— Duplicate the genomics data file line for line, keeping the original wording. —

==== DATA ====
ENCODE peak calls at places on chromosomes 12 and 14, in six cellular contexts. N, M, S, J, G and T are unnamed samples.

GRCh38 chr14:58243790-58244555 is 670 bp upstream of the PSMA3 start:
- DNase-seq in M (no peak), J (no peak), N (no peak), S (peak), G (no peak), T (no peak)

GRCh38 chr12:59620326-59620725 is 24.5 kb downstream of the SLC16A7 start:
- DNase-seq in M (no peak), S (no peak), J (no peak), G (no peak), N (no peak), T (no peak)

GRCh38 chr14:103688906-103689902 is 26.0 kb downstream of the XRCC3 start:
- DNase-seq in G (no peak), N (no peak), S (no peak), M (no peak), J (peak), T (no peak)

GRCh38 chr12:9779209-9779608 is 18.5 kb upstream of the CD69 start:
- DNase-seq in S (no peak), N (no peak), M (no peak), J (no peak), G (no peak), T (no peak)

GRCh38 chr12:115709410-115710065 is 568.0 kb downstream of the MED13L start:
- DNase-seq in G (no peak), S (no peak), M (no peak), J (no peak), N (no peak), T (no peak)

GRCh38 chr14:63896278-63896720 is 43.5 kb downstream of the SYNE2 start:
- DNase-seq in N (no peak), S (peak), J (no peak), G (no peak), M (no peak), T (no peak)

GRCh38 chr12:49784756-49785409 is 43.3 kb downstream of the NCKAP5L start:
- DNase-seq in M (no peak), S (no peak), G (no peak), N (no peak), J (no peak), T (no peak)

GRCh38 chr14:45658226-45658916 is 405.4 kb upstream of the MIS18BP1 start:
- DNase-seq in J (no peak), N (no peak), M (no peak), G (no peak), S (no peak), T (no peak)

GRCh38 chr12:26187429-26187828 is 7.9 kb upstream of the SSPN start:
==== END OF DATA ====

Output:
ENCODE peak calls at places on chromosomes 12 and 14, in six cellular contexts. N, M, S, J, G and T are unnamed samples.

GRCh38 chr14:58243790-58244555 is 670 bp upstream of the PSMA3 start:
- DNase-seq in M (no peak), J (no peak), N (no peak), S (peak), G (no peak), T (no peak)

GRCh38 chr12:59620326-59620725 is 24.5 kb downstream of the SLC16A7 start:
- DNase-seq in M (no peak), S (no peak), J (no peak), G (no peak), N (no peak), T (no peak)

GRCh38 chr14:103688906-103689902 is 26.0 kb downstream of the XRCC3 start:
- DNase-seq in G (no peak), N (no peak), S (no peak), M (no peak), J (peak), T (no peak)

GRCh38 chr12:9779209-9779608 is 18.5 kb upstream of the CD69 start:
- DNase-seq in S (no peak), N (no peak), M (no peak), J (no peak), G (no peak), T (no peak)

GRCh38 chr12:115709410-115710065 is 568.0 kb downstream of the MED13L start:
- DNase-seq in G (no peak), S (no peak), M (no peak), J (no peak), N (no peak), T (no peak)

GRCh38 chr14:63896278-63896720 is 43.5 kb downstream of the SYNE2 start:
- DNase-seq in N (no peak), S (peak), J (no peak), G (no peak), M (no peak), T (no peak)

GRCh38 chr12:49784756-49785409 is 43.3 kb downstream of the NCKAP5L start:
- DNase-seq in M (no peak), S (no peak), G (no peak), N (no peak), J (no peak), T (no peak)

GRCh38 chr14:45658226-45658916 is 405.4 kb upstream of the MIS18BP1 start:
- DNase-seq in J (no peak), N (no peak), M (no peak), G (no peak), S (no peak), T (no peak)

GRCh38 chr12:26187429-26187828 is 7.9 kb upstream of the SSPN start: